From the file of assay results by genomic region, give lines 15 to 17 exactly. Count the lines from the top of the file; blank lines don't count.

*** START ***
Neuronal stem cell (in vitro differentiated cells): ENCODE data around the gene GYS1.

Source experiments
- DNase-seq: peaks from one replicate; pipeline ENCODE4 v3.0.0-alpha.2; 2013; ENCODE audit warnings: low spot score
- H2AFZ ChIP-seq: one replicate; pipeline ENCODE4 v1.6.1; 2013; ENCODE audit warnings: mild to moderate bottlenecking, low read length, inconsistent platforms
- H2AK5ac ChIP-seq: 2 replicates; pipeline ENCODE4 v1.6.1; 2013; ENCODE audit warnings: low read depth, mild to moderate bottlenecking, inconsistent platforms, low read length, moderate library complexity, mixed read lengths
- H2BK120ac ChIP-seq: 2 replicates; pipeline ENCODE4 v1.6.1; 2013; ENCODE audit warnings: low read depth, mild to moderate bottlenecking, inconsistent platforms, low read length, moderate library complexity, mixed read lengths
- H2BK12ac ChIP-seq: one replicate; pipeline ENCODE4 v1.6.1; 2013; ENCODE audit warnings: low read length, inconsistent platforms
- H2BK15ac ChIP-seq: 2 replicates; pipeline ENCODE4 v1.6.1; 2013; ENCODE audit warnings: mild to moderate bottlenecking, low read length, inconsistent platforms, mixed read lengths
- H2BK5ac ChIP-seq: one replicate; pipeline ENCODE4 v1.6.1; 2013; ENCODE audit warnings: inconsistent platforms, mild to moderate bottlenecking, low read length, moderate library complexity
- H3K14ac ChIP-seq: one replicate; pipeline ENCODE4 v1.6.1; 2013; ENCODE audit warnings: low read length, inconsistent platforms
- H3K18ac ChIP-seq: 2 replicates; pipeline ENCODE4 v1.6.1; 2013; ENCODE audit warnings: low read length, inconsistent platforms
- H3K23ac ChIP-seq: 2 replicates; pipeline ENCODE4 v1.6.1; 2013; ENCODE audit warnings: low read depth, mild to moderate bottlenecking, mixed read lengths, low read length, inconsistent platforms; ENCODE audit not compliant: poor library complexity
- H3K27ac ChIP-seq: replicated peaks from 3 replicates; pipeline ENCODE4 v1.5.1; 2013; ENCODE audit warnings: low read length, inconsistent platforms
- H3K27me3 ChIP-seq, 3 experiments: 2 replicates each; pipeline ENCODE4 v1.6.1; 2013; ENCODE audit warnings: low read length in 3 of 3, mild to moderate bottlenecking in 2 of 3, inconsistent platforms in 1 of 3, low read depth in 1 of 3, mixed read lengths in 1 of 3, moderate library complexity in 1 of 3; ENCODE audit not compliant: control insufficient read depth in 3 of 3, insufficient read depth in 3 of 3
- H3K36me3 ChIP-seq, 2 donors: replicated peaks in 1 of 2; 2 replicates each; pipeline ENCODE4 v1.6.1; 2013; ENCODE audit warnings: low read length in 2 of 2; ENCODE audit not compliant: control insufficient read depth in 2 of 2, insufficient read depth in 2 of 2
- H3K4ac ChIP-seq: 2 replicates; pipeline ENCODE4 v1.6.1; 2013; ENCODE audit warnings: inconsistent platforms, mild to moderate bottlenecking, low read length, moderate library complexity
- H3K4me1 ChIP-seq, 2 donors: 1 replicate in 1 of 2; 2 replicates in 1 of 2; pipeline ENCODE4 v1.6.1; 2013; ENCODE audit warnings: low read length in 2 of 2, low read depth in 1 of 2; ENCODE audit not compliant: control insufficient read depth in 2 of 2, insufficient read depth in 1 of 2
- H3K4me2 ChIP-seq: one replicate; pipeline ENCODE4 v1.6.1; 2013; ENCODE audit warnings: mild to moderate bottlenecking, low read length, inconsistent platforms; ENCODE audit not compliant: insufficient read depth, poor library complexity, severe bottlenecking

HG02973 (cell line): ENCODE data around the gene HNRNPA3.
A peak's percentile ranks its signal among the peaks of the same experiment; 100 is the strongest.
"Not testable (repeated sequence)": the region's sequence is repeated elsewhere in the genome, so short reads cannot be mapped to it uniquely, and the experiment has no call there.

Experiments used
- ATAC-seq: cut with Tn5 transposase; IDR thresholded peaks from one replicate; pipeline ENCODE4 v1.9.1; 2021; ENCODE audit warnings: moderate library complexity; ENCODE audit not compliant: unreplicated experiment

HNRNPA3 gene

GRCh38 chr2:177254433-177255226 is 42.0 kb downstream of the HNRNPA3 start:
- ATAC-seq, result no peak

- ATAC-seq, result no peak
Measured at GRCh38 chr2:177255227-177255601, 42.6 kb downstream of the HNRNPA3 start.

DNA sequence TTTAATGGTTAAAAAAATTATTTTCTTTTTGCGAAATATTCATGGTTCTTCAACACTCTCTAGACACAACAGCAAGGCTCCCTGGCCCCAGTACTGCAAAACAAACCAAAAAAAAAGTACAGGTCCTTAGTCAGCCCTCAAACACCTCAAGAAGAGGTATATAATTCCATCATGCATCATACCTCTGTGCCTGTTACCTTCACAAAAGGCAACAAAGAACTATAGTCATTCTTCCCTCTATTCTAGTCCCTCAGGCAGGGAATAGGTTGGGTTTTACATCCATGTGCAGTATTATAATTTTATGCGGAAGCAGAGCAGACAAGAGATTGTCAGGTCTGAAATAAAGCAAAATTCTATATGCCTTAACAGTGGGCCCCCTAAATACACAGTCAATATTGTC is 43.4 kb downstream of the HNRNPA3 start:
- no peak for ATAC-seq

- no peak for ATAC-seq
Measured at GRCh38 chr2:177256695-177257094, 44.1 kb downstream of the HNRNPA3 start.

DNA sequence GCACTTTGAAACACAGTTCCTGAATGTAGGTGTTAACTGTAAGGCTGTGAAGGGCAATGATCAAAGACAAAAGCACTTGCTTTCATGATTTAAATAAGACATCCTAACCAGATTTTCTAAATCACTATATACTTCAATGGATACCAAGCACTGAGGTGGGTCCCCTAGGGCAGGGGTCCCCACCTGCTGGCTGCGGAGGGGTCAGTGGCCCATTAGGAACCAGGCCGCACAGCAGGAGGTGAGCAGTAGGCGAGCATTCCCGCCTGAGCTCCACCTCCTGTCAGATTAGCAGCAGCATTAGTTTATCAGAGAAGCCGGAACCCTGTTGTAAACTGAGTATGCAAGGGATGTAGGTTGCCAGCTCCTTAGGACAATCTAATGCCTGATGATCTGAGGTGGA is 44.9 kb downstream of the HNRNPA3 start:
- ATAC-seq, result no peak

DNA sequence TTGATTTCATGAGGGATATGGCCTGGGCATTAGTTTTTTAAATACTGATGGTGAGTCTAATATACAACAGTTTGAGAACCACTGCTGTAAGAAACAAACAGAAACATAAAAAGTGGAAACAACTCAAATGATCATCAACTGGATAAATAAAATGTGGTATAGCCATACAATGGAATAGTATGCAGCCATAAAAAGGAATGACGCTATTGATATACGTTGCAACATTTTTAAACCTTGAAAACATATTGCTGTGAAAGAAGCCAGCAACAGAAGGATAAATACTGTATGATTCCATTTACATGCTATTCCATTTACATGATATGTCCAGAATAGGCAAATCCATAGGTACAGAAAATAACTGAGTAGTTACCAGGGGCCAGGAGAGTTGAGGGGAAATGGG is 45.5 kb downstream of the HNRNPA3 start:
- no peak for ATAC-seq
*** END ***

- H3K36me3 ChIP-seq, 2 donors: replicated peaks in 1 of 2; 2 replicates each; pipeline ENCODE4 v1.6.1; 2013; ENCODE audit warnings: low read length in 2 of 2; ENCODE audit not compliant: control insufficient read depth in 2 of 2, insufficient read depth in 2 of 2
- H3K4ac ChIP-seq: 2 replicates; pipeline ENCODE4 v1.6.1; 2013; ENCODE audit warnings: inconsistent platforms, mild to moderate bottlenecking, low read length, moderate library complexity
- H3K4me1 ChIP-seq, 2 donors: 1 replicate in 1 of 2; 2 replicates in 1 of 2; pipeline ENCODE4 v1.6.1; 2013; ENCODE audit warnings: low read length in 2 of 2, low read depth in 1 of 2; ENCODE audit not compliant: control insufficient read depth in 2 of 2, insufficient read depth in 1 of 2